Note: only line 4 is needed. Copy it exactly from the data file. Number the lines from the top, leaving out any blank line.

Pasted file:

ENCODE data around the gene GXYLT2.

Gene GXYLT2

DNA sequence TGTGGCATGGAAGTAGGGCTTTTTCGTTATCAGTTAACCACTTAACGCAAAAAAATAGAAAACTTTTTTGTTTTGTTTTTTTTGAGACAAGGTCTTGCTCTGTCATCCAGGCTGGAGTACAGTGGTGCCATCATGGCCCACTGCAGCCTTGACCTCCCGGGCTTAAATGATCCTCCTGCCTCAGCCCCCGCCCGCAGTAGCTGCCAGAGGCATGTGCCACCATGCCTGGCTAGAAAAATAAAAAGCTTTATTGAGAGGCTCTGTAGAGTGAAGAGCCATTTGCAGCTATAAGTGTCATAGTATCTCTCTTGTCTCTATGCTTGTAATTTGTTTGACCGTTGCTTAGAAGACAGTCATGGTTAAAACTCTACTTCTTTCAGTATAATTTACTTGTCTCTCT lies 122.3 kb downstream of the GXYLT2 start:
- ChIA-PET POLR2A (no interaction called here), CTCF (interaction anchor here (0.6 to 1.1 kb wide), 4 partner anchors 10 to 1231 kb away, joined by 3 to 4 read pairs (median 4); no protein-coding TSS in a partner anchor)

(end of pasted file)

- ChIA-PET POLR2A (no interaction called here), CTCF (interaction anchor here (0.6 to 1.1 kb wide), 4 partner anchors 10 to 1231 kb away, joined by 3 to 4 read pairs (median 4); no protein-coding TSS in a partner anchor)